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'Re·volt·ing' stages a one-night artistic response to inauguration day

"There are no effigies of Trump being burned or anything."

On inauguration day, protests of all sorts will surely be taking place across America. A display of protest will also be happening in the Distillery Gallery in SouthBoston — but of the artistic persuasion. Titled "re·volt·ing: an art show in protest," this one-night pop-up show on Jan. 20 will display works inspired by America’s political climate. More than40 artists and curators will be showing works in styles ranging from portraiture and drawing to sculptural pieces and performance art.

Head curator Robert Moellerhas been putting on pop-up shows for years — between thegallery’s standard exhibitions, Moeller uses a space for a show, usually for less than 24 hours. “Typically museum curators may be planning a show fo r several years,” Moeller explains. “We install the show Thursday evening and open on Friday evening. You don’t have much time to futz.”

Though “protest” is in the title of the show, don’t expect to show up to a combative environment. “There are no effigies of Trump being burned or anything,” Moeller adds. “I’m not asking for any artificial militancy, but to show work that reflects how artists are feeling.”

To assemble a diverse group of artists and works, Moeller invited eight curators to select pieces for the show. “Once I choose a curator, they’re fully in charge of what they can and can’t do,” Moeller explains. Though Moeller knows what most of the pieces are, he won’t know how the works will play together until installation.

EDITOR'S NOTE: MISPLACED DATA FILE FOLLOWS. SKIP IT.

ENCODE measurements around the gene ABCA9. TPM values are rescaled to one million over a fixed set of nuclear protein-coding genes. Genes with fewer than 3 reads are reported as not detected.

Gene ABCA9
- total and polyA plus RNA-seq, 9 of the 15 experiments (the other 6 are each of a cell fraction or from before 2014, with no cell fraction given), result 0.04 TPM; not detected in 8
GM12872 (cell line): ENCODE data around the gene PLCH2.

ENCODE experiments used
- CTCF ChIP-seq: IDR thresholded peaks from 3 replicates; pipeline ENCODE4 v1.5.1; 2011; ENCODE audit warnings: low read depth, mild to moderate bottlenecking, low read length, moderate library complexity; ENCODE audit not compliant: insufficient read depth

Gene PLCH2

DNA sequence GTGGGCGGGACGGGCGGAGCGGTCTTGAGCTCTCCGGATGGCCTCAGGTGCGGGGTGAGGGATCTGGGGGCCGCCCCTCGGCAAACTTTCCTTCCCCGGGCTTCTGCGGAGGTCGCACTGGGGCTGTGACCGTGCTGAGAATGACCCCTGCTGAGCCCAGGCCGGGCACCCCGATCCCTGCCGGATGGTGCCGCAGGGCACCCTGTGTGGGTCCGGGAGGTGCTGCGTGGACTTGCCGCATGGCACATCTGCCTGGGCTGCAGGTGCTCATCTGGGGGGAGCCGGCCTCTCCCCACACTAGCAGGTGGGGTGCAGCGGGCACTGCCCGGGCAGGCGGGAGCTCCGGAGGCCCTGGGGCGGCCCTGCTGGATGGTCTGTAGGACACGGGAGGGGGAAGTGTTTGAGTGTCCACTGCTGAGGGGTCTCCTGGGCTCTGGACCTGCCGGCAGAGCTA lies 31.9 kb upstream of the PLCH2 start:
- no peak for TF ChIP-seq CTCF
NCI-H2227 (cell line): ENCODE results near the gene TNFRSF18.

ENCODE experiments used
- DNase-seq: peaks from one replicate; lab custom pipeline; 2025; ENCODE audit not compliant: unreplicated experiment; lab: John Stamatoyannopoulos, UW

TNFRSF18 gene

J.R. Uretsky, an artist and independent curator based in Rhode Island, is one of the curators Moeller chose for the show. She notes, “The show is about a bunch of artists and curators coming together and seeing what kind of conversations come out of the juxtaposition of different kinds of work."

Urestky stressed how valuable pop-up shows can be for emerging artists. "Re·volt·ing" is going to feature work from artists ranging in fame from Annette Lemieux — whose work has been shown in the Whitney Museum — to younger, local artists.

For her curated section, Uretsky will includethe work of four performance artists. “There’s an urgency that comes with performance art that is really captivating,” she says.

Uretsky describes her artists’ work as not only political, but “hard to watch.” She explains, “I wanted to give voice to people that might be underrepresented in this moment like queer people, women, and people of color.” Dealing with work that is either satirical, visually jarring, or deeply personal, Uretsky hopes that giving space to these artists will open the eyes of those who come see the show.

Moeller makes a point to say that ultimately, "re·volt·ing" is an art show, not a protest. “This space is to allow artists to reflect back on an impactful election,” he says.

Uretsky agrees. “I don’t believe there is going to be a call to action,” she says, “but bringing this many voices together will remind us that we can still come together, be funny, be weird, and that we need to keep supporting each other.”

IF YOU GO:

Jan. 20 at 7 to 10 p.m.
The Distillery Gallery
516 East 2nd Street, South Boston

 

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